desk finishing question


I recently built a office desk out of red oak with raised panels on the front and sides. My question revolves around the finishing of the desk. I've noticed slight variations in the wood tones and am concern about achieving a consistent finish. I was thinking of using a can of Pecan stain, but would like suggestions on maybe a better way to do this. I'm a newbi when it comes to finishing furniture, except for the stain in a can and poly. Any suggestions?
I've also posted on alt.woodworking, but I thought I would ask this group as well.
Rob
Add pictures here
<% if( /^image/.test(type) ){ %>
<% } %>
<%-name%>
Add image file
Upload
On 10/11/2009 6:05 PM rlz spake thus:

Yes; forget stain.
You seem to be confused between finishing with stain and using clear finishes (varnish, shellac, etc.). If you try and mess around with stain, you're practically guaranteed to introduce even more color variations.
Most woods, including oak, exhibit a range of colors within the same species of wood. This is normal, expected, and usually looks nice. Leave the color alone. Prep the desk as needed (cleaning, steel wool or *minimal* sanding), then use a clear finish (my preference is oil-based varnish, *not* polyurethane, and certainly not water-based varnish). That's it.
--
Found--the gene that causes belief in genetic determinism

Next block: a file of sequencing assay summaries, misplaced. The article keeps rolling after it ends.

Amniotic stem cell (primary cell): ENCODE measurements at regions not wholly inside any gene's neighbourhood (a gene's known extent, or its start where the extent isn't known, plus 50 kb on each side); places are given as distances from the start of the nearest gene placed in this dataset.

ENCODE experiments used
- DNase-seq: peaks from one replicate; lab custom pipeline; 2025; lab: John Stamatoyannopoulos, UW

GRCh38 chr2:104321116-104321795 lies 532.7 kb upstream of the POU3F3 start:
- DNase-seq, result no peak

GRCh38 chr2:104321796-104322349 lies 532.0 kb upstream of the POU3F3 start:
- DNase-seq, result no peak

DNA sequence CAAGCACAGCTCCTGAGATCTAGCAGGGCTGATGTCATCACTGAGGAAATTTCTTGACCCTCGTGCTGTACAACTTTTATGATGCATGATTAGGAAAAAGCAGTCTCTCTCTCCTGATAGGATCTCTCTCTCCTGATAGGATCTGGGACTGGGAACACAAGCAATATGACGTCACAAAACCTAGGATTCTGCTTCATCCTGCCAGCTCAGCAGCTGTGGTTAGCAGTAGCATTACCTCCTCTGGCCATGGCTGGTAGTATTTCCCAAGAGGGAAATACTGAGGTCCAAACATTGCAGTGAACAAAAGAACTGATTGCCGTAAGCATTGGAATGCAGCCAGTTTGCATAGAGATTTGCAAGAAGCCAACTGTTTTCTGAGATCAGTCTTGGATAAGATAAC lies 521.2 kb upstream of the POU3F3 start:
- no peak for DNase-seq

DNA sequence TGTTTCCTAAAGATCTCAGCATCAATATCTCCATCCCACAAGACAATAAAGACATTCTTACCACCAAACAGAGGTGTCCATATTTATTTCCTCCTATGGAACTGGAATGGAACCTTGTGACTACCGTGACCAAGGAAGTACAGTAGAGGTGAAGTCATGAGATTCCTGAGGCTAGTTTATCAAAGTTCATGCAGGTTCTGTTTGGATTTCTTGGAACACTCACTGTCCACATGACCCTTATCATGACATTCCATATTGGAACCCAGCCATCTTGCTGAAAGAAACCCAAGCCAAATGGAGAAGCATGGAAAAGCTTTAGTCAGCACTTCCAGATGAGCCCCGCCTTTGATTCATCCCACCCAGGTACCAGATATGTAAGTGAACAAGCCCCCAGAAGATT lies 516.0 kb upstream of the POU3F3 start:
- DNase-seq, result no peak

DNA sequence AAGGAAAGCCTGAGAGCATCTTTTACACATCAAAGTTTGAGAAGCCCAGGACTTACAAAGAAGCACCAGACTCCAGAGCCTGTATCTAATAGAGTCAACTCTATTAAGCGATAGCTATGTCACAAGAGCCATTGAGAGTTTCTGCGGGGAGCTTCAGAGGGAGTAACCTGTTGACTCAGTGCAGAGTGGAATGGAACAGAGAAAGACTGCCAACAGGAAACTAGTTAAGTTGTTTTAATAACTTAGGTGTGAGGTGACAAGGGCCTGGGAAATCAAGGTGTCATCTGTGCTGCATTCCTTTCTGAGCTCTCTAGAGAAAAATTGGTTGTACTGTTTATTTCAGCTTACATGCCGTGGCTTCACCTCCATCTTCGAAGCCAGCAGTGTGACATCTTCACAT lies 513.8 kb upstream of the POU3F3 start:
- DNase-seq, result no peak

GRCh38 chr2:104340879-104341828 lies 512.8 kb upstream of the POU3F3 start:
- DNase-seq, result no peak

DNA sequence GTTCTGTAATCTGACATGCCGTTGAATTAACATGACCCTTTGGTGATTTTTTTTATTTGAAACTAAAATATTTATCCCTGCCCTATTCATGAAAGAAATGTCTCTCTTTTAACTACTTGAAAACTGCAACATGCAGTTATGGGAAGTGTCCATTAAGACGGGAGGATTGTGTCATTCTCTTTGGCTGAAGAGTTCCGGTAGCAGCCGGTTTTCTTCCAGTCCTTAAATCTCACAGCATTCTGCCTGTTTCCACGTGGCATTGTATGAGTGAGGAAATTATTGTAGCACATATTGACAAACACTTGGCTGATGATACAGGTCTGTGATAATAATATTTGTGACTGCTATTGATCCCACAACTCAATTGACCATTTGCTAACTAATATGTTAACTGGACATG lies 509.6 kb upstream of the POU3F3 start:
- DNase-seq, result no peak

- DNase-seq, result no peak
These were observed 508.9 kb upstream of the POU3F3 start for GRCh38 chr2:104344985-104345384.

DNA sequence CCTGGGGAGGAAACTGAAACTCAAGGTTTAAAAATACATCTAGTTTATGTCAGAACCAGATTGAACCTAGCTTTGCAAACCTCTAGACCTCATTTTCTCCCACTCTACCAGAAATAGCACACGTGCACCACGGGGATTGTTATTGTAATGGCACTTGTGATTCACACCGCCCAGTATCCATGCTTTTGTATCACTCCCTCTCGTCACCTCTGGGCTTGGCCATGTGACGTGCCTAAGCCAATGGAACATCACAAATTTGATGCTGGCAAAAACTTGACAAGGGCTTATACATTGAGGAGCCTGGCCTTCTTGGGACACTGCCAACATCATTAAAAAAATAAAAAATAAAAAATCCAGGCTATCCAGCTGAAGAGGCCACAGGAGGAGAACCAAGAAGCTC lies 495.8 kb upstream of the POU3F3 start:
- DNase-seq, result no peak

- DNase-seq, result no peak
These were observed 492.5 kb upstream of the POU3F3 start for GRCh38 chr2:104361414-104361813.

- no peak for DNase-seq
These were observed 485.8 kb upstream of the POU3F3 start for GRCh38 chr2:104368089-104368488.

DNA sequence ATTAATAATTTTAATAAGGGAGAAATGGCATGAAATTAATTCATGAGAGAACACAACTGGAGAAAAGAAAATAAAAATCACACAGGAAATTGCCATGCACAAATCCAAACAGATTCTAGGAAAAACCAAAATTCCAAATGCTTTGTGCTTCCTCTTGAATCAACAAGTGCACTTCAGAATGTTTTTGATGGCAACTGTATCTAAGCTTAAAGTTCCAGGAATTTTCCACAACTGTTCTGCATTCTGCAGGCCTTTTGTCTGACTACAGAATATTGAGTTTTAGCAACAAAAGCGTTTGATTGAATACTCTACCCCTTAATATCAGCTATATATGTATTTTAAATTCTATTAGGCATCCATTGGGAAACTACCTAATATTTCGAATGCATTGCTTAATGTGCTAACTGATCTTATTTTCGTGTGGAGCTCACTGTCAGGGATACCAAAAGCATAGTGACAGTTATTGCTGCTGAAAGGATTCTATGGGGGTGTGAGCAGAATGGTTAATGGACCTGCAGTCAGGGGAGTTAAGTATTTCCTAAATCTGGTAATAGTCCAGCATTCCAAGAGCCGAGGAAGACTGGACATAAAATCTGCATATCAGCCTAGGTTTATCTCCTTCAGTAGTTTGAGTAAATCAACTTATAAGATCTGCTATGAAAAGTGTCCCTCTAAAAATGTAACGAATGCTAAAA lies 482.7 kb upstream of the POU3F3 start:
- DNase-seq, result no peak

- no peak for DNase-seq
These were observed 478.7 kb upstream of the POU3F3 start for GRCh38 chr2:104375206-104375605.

Add pictures here
<% if( /^image/.test(type) ){ %>
<% } %>
<%-name%>
Add image file
Upload

Either enjoy the natural differences, or look into dyes, not stain. The best oak finishes involve some filler coats too, but I've not used them.
Final coat can be polyurethane, but if you want it to look good, you have a few steps after the final coat dries. Let it cure two weeks or more. The wet sand with 400 grit, then 600 grit. Next, rub it with pumice. Clean it off and rub with rottenstone. Finally wax. If you do that extra work it will look like fine furniture, if you just leave the poly coat, it will look like plastic.
Add pictures here
<% if( /^image/.test(type) ){ %>
<% } %>
<%-name%>
Add image file
Upload

Best way to figure this out is to buy a few small cans of what you think might look good. Carefully open them and try them on small scrap pieces of the wood in question. If you only use a teaspoon of stain and are careful, you can seal it back up and return it. Normally I wouldn't use something like this and return it, but in this case one little dab isn't going to really matter. It's also better for the environment, because otherwise you could wind up with 5 cans of stain and all to often no easy and safe way to dispose of it.
If you want a more uniform look, and less of the wood grain to show an alternative is one of the gel stain products. I did my front doors using gel and they came out beautiful.
Add pictures here
<% if( /^image/.test(type) ){ %>
<% } %>
<%-name%>
Add image file
Upload

HomeOwnersHub.com is a website for homeowners and building and maintenance pros. It is not affiliated with any of the manufacturers or service providers discussed here. All logos and trade names are the property of their respective owners.